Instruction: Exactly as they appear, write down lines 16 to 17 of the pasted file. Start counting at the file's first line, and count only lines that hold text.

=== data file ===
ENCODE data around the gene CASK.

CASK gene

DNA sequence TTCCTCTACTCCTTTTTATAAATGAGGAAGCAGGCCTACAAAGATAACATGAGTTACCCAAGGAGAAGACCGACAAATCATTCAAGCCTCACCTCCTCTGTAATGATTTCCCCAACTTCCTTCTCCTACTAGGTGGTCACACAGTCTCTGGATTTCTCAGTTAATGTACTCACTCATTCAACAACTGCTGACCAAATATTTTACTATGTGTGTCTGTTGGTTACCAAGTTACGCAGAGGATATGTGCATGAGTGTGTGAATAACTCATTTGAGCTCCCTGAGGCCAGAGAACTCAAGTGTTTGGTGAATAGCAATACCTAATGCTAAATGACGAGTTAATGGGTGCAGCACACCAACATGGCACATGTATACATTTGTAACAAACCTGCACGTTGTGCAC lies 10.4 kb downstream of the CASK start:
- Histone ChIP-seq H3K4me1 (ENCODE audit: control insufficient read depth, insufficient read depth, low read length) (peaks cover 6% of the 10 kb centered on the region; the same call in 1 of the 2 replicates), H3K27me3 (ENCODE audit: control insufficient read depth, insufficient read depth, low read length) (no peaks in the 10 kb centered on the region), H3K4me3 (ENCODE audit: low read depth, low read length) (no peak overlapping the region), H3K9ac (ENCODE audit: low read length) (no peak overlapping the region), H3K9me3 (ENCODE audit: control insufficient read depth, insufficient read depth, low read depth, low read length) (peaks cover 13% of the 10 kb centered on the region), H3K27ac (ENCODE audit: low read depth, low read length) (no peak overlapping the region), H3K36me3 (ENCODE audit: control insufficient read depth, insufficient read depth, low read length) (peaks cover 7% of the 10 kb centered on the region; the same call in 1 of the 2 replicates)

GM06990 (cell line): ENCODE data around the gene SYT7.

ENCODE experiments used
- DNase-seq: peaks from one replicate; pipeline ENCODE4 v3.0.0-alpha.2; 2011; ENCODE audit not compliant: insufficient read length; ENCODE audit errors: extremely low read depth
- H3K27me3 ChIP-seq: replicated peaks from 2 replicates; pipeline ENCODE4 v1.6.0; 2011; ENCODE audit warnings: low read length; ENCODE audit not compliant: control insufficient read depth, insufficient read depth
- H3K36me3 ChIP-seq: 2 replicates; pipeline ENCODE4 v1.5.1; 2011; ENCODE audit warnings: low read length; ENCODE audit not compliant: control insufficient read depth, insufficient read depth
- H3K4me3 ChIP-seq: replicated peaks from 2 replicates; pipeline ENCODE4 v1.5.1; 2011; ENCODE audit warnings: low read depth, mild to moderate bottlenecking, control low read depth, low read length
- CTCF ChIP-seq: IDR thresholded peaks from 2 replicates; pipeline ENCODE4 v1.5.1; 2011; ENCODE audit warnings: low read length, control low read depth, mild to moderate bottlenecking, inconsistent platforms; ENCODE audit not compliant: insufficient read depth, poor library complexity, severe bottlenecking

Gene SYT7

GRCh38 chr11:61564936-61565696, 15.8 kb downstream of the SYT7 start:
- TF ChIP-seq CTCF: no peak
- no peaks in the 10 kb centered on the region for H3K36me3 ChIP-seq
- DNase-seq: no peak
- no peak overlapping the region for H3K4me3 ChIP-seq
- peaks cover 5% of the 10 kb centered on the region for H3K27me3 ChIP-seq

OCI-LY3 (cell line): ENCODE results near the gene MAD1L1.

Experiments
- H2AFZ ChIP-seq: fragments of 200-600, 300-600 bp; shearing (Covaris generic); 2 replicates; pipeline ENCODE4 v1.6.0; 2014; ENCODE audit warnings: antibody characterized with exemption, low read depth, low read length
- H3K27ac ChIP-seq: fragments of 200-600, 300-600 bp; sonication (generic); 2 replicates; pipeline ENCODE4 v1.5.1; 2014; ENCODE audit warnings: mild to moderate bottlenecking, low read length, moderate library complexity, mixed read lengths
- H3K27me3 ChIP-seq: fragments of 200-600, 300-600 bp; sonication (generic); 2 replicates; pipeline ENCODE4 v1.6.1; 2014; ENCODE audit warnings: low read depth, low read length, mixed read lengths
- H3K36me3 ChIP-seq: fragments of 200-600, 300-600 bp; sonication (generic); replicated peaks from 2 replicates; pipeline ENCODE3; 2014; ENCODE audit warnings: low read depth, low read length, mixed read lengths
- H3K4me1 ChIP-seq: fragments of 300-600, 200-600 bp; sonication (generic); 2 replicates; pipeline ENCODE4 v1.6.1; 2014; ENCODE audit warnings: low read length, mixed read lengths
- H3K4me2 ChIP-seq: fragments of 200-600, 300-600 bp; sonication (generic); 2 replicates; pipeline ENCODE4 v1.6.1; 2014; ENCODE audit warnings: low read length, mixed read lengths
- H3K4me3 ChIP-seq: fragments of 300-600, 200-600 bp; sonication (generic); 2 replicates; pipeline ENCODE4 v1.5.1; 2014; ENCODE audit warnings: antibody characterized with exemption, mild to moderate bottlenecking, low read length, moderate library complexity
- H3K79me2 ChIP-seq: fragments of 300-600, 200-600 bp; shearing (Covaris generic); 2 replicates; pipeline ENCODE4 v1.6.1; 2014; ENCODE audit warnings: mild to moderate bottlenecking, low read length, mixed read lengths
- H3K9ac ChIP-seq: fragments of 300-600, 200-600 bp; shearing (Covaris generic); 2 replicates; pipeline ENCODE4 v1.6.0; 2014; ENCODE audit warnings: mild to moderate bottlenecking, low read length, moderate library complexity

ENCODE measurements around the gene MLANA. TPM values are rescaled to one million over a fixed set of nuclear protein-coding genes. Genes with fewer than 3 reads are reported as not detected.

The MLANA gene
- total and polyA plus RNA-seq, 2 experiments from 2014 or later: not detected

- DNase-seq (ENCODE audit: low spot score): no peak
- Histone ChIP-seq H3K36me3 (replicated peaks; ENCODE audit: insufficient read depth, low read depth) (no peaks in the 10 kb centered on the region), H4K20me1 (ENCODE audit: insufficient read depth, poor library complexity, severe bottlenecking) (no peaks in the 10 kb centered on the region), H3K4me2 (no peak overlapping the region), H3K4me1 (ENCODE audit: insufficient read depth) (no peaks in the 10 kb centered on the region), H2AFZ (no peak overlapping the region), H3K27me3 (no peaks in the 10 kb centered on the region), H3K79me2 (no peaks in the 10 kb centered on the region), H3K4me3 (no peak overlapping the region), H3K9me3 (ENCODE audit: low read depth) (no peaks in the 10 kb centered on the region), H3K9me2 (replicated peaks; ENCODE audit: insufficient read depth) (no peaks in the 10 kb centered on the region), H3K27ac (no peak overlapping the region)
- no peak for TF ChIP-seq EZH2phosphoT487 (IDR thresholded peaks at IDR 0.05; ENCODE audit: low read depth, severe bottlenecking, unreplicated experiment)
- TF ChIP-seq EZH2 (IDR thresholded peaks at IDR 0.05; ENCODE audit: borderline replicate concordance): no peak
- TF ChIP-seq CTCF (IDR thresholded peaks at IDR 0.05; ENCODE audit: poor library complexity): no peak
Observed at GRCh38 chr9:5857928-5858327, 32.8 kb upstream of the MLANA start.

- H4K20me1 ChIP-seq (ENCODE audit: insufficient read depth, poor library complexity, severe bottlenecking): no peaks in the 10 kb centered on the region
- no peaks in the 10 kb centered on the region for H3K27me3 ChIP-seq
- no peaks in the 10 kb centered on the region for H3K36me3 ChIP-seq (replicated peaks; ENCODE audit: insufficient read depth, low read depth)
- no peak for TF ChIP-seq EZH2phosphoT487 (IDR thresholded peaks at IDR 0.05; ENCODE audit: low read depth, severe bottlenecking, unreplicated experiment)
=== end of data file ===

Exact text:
- DNase-seq: no peak
- no peak overlapping the region for H3K4me3 ChIP-seq